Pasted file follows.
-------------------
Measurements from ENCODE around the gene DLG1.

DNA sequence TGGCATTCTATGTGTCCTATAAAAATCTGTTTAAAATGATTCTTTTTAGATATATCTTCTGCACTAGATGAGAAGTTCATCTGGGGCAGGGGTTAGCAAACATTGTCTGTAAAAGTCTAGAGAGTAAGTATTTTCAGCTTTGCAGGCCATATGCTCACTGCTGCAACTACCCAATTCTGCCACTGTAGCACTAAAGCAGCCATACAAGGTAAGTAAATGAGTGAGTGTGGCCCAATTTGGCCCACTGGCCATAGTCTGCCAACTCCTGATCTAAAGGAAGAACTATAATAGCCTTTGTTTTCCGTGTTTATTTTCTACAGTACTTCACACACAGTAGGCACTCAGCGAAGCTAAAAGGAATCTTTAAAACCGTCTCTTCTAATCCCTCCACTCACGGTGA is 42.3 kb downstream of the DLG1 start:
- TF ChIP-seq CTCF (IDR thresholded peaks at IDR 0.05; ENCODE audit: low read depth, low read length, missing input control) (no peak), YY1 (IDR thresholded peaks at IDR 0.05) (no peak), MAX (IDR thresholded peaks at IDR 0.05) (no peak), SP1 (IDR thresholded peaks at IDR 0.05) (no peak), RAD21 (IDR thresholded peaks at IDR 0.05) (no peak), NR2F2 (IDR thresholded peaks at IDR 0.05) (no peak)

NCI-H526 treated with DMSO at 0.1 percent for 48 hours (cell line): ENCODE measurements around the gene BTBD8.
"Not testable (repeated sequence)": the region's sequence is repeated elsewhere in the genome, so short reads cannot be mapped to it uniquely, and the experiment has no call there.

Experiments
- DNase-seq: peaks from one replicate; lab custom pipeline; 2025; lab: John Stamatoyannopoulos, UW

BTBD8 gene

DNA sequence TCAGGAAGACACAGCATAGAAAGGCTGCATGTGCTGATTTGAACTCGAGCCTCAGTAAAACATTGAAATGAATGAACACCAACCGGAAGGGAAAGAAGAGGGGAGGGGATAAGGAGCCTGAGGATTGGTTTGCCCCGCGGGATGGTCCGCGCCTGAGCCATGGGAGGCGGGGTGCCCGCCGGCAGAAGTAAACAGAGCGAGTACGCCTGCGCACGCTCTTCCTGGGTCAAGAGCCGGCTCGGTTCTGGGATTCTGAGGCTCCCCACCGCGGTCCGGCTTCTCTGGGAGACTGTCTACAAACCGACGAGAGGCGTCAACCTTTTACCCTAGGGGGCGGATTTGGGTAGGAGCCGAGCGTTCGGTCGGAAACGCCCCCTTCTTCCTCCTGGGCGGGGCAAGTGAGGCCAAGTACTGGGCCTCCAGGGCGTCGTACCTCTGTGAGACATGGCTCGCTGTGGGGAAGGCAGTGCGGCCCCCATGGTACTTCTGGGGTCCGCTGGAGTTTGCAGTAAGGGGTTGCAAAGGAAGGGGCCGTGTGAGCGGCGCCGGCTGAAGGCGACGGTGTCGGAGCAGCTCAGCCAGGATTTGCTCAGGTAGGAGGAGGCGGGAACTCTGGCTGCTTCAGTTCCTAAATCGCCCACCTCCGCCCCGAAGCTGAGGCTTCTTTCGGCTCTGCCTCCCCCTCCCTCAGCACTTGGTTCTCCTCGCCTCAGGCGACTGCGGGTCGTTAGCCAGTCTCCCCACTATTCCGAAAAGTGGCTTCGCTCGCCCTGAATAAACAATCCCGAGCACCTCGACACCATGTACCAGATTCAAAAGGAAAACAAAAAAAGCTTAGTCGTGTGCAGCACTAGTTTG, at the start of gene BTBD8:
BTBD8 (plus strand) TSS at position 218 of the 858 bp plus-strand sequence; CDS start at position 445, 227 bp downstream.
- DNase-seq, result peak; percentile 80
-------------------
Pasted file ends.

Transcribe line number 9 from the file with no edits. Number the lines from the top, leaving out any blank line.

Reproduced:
DNA sequence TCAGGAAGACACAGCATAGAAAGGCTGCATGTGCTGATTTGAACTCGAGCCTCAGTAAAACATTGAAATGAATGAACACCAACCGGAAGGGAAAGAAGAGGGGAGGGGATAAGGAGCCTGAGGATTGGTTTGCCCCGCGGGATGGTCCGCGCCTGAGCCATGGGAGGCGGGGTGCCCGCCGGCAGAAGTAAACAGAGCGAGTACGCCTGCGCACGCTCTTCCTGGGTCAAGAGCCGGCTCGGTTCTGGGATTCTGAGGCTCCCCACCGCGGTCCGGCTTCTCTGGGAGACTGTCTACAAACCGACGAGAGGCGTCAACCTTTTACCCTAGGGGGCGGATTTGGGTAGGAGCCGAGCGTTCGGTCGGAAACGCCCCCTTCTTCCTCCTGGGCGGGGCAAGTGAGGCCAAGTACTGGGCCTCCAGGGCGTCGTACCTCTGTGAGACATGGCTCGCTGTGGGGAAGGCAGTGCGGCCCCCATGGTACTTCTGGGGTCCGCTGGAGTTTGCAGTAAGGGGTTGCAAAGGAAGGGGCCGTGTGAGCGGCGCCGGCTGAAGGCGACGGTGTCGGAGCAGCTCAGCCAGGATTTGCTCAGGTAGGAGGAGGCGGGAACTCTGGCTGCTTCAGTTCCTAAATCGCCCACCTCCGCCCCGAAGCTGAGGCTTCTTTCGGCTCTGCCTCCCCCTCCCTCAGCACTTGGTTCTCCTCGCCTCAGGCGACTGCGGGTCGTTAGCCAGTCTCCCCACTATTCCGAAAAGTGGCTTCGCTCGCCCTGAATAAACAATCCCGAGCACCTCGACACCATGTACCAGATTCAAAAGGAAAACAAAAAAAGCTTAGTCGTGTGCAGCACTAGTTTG, at the start of gene BTBD8: